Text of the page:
Phoenician who came to Malta and stayed

Amer Wahoud is very much the gentleman about town – very comme il faut and whose courtesy never slips. He is cosmopolitan with a brilliantly innovative mind and lashings of charm. Amer has a subdued elegance which speaks volumes about him. His unswerving commitment to fantasy is slowly turning into reality. ‘There is no straight and narrow route to success. It’s all about hard work and new ideas and, to me, quality and attention to detail are a must,’ he assures me.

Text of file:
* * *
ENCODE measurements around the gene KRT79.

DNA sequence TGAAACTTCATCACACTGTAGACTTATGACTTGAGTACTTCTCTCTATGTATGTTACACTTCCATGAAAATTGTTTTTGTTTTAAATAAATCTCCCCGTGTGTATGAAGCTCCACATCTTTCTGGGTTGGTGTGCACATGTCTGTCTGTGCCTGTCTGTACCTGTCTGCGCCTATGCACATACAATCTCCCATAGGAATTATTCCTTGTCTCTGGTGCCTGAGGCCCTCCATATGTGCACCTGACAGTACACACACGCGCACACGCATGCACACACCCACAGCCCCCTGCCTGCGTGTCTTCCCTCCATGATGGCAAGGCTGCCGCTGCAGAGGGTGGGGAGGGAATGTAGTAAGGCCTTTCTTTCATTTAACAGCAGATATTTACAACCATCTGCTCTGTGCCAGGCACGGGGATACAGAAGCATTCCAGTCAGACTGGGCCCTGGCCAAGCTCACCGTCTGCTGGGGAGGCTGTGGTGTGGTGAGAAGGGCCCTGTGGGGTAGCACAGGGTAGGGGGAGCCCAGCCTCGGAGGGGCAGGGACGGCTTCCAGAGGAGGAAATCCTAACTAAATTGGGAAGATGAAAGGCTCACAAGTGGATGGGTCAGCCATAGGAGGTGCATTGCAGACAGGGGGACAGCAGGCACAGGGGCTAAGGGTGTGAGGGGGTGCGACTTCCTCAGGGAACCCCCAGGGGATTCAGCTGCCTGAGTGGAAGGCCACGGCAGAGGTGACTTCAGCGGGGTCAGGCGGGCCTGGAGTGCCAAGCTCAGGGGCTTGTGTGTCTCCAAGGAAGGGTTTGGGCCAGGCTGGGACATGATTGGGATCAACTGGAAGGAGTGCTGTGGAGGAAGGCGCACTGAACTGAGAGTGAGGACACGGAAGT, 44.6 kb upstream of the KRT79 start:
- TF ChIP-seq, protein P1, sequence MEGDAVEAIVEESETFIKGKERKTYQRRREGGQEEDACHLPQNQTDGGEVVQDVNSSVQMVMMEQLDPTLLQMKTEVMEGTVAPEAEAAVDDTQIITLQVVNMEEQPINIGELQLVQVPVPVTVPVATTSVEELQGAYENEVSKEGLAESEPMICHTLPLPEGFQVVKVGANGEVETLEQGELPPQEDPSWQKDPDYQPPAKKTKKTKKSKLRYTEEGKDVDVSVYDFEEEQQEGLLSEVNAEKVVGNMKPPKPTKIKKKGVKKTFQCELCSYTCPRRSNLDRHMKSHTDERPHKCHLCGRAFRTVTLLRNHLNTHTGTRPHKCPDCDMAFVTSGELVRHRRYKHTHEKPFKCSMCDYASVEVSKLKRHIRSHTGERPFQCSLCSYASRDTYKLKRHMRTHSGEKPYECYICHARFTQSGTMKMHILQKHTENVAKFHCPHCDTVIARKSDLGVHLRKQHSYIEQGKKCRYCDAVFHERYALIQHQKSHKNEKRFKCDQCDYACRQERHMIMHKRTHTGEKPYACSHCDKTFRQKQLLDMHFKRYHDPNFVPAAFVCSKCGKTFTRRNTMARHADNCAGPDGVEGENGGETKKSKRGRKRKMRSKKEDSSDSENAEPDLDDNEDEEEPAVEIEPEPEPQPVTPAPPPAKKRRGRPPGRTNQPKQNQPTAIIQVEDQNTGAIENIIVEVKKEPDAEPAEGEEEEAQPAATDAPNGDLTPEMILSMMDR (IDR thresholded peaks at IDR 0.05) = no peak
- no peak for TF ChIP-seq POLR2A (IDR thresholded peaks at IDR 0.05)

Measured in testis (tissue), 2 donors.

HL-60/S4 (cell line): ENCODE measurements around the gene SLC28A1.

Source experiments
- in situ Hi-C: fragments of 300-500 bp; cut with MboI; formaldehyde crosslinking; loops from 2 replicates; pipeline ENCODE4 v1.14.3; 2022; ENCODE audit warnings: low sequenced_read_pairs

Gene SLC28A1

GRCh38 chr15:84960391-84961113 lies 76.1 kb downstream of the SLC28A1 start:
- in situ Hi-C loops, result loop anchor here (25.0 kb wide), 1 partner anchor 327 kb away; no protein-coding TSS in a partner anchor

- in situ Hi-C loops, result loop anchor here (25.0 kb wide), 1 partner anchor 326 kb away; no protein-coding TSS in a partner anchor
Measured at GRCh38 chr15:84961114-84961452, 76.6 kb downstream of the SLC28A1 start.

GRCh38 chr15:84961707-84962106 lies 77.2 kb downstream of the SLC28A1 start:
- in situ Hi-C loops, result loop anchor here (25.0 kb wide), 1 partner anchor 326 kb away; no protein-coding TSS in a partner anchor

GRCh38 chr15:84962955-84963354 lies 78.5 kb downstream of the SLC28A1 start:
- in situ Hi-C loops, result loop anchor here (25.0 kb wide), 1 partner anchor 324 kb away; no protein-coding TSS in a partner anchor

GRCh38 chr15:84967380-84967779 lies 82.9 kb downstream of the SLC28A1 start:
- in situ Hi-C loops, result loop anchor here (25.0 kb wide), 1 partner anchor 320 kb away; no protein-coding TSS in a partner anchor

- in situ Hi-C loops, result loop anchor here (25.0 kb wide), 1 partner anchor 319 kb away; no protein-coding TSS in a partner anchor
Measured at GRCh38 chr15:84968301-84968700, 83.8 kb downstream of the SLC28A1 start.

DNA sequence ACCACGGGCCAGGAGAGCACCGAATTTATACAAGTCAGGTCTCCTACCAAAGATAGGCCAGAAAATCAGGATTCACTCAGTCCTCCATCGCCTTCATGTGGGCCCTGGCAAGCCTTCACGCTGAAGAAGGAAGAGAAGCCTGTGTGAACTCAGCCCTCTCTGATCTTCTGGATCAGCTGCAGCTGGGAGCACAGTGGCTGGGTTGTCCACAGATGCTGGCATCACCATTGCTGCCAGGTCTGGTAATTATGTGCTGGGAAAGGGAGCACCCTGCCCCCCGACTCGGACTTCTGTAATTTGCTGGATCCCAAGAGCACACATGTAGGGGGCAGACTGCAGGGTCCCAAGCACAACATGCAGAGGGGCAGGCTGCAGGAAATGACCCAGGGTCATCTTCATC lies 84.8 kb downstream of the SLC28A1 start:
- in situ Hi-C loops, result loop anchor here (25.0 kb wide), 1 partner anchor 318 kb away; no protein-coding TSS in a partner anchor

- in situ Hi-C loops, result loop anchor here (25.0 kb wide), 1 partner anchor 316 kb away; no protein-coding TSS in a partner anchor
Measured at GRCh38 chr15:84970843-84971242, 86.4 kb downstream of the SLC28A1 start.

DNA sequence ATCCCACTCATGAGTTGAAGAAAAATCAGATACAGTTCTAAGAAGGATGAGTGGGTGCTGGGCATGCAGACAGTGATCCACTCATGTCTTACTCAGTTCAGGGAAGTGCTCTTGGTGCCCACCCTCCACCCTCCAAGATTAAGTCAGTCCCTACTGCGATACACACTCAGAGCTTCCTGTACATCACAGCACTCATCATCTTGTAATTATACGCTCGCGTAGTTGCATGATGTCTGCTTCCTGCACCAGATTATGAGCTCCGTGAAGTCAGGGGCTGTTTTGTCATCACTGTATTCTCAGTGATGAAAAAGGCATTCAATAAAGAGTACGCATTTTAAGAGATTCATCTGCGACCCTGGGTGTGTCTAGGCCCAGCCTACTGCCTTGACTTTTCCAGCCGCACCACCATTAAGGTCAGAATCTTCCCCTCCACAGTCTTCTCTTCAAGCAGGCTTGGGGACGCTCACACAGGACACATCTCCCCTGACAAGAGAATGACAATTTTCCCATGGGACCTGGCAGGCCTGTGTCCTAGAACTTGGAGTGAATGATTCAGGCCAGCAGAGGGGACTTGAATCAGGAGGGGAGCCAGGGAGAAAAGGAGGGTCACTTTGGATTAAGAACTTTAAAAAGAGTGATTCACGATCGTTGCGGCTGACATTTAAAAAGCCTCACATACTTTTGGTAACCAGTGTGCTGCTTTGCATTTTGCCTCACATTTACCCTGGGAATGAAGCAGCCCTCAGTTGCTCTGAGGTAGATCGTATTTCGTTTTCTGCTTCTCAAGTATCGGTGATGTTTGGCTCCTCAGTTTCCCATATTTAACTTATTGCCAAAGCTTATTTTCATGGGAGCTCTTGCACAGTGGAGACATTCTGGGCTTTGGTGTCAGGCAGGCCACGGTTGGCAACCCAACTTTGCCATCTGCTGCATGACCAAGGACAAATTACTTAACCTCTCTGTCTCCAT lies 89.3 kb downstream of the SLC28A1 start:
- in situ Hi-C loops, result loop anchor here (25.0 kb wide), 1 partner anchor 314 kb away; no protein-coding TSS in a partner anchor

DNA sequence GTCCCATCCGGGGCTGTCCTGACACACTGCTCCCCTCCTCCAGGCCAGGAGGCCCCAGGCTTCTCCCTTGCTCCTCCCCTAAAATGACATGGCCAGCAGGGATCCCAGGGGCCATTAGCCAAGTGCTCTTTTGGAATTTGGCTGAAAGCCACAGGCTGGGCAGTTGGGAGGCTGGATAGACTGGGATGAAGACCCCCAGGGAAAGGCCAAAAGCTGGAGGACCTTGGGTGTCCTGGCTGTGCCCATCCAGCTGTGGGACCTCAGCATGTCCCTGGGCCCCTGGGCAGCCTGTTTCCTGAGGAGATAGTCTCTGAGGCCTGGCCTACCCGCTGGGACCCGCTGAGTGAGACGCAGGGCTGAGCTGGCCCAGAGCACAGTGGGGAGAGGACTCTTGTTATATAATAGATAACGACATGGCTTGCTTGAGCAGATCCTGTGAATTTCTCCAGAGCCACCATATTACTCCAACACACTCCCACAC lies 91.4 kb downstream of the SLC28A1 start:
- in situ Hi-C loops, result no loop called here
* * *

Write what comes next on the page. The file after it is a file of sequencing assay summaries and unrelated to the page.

Amer managed to cajole a tired old property down the steps of Santa Lucia street in Valletta into a dazzlingly contemporary chocolate boutique, which also serves coffee and refined artistic cakes. ‘It is not a shop selling chocolates and cakes,’ he emphasises. As founder and creative director of Sunday in Scotland in Valletta, Amer has regular clients who go there with their laptops to work in one of the quiet rooms upstairs. Turning a sow’s ear into a silk purse, Sunday in Scotland has been a game changer in Valletta where Baroque is king. This is more than just a place in which you pop in for coffee and cake. ‘It is a whole lifestyle,’ he emphasises. Yes, I am totally convinced as I step into Sunday in Scotland and enjoy the ambiance. Amer has created an experience – one of exquisiteness. Plates, cups, saucers are custom made with great attention to detail. You go there for the pleasure as well as the goodies. It is for the discerning: a showcase with beautifully displayed hand-crafted chocolates and cakes. Indeed,walking into the shop is an experience in itself.